Haaga Rhododendron Park, Helsinki, Finland
© Samuli Vainionpää/Getty Image
Part science experiment, part public park. Haaga Rhododendron Park
In early June, if it’s a ‘good’ year, people in Western Helsinki get treated to bursts of color at the Haaga Rhododendron Park. Started in 1975 as a research location for the University of Helsinki, the plan was to create rhododendron plants that would thrive in Finland’s northern climate. And, boy, did they. Around 3,000 specimens of a Japanese variety of rhododendron were originally planted, then selectively bred to produce eight new varieties of ‘rhodies’ over the years.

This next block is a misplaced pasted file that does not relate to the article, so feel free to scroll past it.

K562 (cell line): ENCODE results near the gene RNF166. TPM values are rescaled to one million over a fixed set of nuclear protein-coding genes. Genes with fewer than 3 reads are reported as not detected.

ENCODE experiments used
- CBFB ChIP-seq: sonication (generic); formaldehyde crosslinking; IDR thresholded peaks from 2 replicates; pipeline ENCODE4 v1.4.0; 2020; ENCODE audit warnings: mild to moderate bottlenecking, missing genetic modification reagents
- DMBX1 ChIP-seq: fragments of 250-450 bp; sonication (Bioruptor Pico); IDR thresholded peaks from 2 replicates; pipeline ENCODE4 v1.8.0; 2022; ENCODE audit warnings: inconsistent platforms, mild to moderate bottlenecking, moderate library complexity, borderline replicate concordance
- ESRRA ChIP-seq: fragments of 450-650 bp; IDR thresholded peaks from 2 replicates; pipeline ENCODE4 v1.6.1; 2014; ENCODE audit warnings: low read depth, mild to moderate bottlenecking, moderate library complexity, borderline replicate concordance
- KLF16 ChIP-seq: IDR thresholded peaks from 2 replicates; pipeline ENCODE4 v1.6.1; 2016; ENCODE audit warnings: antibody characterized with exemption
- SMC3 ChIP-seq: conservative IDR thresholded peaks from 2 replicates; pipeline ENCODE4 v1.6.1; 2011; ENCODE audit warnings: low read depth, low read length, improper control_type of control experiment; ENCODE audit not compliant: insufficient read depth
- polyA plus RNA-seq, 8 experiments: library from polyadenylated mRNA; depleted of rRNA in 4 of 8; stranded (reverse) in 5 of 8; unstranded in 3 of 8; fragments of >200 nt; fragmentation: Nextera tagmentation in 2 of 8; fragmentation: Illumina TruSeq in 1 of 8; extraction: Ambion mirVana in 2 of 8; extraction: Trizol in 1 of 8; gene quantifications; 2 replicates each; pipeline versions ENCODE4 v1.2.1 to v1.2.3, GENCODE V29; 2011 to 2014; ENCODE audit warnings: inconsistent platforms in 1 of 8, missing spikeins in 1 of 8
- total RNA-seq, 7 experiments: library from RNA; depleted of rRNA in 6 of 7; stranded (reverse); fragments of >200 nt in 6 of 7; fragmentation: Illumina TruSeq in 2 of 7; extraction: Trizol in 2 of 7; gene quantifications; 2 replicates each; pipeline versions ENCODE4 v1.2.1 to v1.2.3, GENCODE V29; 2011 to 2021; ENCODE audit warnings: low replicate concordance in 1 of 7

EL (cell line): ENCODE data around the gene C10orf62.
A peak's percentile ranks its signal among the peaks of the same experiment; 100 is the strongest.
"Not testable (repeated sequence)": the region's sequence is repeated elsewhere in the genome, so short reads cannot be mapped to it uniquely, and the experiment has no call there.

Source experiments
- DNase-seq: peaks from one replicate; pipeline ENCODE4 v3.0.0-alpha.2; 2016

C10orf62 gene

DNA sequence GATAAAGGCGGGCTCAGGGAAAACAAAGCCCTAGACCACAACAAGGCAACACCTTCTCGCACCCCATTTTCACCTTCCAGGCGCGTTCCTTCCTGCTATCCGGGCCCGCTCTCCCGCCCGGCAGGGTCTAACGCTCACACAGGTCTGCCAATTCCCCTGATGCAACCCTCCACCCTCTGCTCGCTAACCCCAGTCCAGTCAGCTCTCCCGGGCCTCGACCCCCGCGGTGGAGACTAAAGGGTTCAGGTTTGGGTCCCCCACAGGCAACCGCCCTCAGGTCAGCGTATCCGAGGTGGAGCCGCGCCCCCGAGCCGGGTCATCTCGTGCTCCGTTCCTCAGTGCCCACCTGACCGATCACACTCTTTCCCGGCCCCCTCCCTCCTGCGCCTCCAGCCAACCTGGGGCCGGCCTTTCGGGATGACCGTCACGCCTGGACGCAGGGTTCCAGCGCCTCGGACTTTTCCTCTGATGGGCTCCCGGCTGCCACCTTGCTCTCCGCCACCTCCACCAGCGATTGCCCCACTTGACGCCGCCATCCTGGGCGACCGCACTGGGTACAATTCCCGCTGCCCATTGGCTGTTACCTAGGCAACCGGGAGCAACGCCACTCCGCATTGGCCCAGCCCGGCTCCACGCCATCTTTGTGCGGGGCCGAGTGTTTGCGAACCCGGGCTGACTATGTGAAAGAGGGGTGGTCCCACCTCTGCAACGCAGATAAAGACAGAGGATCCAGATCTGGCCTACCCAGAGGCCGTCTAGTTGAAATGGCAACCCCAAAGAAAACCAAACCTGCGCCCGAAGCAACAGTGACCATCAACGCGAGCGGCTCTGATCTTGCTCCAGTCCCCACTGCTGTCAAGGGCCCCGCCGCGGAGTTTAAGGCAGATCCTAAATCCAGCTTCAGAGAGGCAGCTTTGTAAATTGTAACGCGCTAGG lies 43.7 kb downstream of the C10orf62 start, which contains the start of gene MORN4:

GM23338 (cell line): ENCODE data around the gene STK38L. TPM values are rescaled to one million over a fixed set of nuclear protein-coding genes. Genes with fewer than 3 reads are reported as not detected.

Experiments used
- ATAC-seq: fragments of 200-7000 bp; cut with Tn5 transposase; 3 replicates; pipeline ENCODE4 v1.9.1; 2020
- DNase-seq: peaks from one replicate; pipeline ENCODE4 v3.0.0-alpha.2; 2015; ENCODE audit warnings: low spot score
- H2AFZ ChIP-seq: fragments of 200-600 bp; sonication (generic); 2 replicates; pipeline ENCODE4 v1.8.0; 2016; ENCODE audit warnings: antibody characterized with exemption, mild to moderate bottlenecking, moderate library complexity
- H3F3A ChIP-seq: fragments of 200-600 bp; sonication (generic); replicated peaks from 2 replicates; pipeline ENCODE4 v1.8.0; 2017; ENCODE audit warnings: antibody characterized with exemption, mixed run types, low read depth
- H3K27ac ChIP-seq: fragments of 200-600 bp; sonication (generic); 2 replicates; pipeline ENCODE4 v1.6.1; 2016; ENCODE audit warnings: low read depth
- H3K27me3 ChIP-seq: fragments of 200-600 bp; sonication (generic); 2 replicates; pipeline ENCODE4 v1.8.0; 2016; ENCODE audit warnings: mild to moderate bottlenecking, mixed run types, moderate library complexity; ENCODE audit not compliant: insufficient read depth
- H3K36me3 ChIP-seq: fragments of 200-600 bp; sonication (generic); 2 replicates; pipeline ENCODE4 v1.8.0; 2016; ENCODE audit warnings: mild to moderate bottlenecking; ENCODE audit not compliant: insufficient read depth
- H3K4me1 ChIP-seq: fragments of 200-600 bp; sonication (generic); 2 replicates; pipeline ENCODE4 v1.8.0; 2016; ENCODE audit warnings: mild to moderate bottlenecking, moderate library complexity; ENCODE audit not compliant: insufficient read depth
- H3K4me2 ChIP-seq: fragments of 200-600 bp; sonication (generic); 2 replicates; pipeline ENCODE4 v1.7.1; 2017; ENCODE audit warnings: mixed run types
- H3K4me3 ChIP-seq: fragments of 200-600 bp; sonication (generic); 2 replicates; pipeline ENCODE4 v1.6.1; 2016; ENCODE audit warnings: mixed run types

In 1996, the park was expanded to include azalea plants which are in the same rhododendron family and bloom at the same time. The research garden now doubles as a public park that is visited by thousands of locals and tourists every summer. Since the gardens were originally planted, it’s been observed that the blooms fluctuate. A vibrant year is usually followed by a more modest one. So, if you’re ‘rhodo-loco’ and planning on making the trip to check it out, try to time it right.